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How does a mathematician define Mathematics?

  1. Apr 9, 2004 #1
    I searched my dictionary and it said:

    Science which deals with qualities of numbers and figures.

    Is this the definition you would give or do you know a better one?

    and How would you explain Mathematics to a layman?
     
    Last edited: Apr 9, 2004
  2. jcsd
  3. Apr 9, 2004 #2
    Hi Lorentz :

    Here is a very simple answer but amaybe difficult to understand:

    Mathematics is what mathematician is doing!!!



    If you want more explanation please let me know

    Moshek
    :smile:
     
  4. Apr 9, 2004 #3
    Mathematics is what mathematician are doing!!!



    p.s sorry for my mistake in the answer i gave before !
     
  5. Apr 9, 2004 #4
    I don't really think a mathematician wants to or needs to define mathematics.
     
  6. Apr 9, 2004 #5
    Mathematics is the symbolic representation of states or processes transformed through cognition.
     
  7. Apr 9, 2004 #6

    HallsofIvy

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    I was going to say "Mathematicians don't define mathematics, they do it!" but I see that that has already been said!

    If I really had to, I would be inclined to say "In all subjects, one has objects of study (mass, energy in physics; atoms, molecues in chemistry; etc.) and relations between those objects. In mathematics, one studies relationships in the abstract.

    Another way of putting the same thing is to say that mathematical structures (groups, fields, vector spaces, etc.) are templates that essentially give all of the ways things can be related to one another. In applying mathematics to another field, one chooses a template and tries to fit the subject to that template.
     
  8. Apr 9, 2004 #7
    Is that true? I wouldn't call myself a mathematician though I use maths all the time (by solving physics equations). So is what I'm doing not maths, am I a mathematician or is your definition incomplete?
     
  9. Apr 9, 2004 #8
    Layman: Hi Chen, I hear you're Mathematician.
    Chen: Yes, that's right.
    Layman: Chen, what is Maths exactly?
    Chen: I don't really think a mathematician wants to or needs to define mathematics.
    Layman: :confused:
     
  10. Apr 9, 2004 #9

    matt grime

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    If you're a mathematician you do maths, where does it say if you use maths you're a mathematician? As the old rule goes, if you need to ask then you don't need to know.


    Besides, any mathematician can only describe what it is they do which is some part of mathematics.
     
    Last edited: Apr 9, 2004
  11. Apr 9, 2004 #10

    matt grime

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    Ok, lorentz, define green, define music, define jazz. What makes you think it is necessary or even beneficial to ask a question just because you can.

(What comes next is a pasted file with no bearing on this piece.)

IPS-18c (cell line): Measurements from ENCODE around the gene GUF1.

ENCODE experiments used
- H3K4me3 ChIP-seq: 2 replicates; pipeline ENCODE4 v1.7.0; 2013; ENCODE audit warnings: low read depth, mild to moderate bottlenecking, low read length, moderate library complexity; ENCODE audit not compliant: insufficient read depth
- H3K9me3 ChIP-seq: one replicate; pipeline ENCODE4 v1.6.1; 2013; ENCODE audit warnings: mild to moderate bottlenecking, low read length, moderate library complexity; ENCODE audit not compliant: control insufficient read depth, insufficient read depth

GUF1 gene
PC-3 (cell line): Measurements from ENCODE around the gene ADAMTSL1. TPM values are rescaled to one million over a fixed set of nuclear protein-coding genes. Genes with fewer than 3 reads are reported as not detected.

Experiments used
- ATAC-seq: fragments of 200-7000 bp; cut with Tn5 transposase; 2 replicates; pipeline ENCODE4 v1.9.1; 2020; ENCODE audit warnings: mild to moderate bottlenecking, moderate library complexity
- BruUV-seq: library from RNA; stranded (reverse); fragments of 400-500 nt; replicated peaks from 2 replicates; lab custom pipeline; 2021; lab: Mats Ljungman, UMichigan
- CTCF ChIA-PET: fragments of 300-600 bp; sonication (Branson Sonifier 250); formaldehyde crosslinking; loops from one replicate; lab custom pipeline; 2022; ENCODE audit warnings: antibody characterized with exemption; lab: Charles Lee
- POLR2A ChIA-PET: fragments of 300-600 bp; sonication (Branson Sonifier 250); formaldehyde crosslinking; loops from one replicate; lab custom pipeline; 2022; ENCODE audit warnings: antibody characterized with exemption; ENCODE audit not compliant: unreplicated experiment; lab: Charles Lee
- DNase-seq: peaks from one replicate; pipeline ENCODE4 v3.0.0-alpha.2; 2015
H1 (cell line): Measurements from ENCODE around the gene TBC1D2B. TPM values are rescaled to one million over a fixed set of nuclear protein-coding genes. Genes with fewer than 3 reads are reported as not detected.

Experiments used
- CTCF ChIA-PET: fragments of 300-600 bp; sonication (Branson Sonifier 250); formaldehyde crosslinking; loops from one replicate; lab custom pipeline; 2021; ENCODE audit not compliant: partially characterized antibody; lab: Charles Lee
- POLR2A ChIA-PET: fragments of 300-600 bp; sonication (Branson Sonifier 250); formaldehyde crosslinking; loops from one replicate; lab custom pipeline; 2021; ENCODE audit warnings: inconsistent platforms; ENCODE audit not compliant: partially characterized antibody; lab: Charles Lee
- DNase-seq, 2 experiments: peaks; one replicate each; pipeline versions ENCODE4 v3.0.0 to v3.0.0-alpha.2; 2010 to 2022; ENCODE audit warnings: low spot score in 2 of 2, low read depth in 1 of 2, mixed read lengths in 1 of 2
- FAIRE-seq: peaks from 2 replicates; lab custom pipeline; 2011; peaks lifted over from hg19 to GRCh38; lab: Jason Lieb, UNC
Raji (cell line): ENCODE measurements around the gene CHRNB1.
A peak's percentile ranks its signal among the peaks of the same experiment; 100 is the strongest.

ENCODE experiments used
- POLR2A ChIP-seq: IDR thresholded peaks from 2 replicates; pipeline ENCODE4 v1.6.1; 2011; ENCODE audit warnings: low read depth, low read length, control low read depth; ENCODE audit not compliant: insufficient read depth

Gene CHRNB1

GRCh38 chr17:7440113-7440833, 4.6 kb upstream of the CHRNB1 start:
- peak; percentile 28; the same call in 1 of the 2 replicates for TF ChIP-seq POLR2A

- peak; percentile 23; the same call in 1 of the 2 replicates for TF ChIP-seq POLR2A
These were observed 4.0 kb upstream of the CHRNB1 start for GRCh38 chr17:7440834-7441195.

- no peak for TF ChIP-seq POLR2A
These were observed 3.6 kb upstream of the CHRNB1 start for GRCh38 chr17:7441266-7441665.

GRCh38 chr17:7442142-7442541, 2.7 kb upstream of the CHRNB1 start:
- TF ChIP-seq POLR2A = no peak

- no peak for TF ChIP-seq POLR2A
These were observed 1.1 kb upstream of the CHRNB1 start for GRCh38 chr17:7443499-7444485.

Mathematics is the study of mathematical objects, and those are abstractions of physical objects and their models.
     
  12. Apr 9, 2004 #11
    I don't think we would have arrived at doing Maths if we didn't start questioning in the first place.

    Now was that so hard?
     
  13. Apr 9, 2004 #12

    matt grime

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    But is that answer correct? It is glib, off the cuff, and not at all accurate, is it? It's the best I can do for someone who wants answers to unanswerable questions.
     
  14. Apr 9, 2004 #13

    ahrkron

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    No, since he only hid the question. You now would need to ask "what are mathematical objects".

    The answer? what mathematicians study :smile:
     
  15. Apr 9, 2004 #14

    matt grime

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    Damn, you spotted the trick....
     
  16. Apr 9, 2004 #15
    Yes, but what my dictionary said was even more off the cuff. Isn't it better for me to use your definition and try to understand what you meant by it?
     
  17. Apr 9, 2004 #16
    We arrived at this for asking questions that were meaningful and beneficial, rather than just any question that springs to mind.
     
  18. Apr 9, 2004 #17
    Huh? didn't he say what Mathematical object are?

     
  19. Apr 9, 2004 #18
    Isn't it more meaningful to know what you're doing rather then just doing it?
     
  20. Apr 9, 2004 #19
    The important thing is not to stop questioning. (that's a qoute from Einstein)

    I believe if you keep on questioning you'll reach a higher degree of understanding.

    Maybe a misconception is that I'm asking for an answer, Well I ain't. I'm trying to discuss things so I can hear opinions which will help me grasp things better.
     
  21. Apr 9, 2004 #20

    matt grime

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    But I didn't define what it meant for an object ot be physical or what a model of it is, or what it is that makes these things mathematical objects.
     
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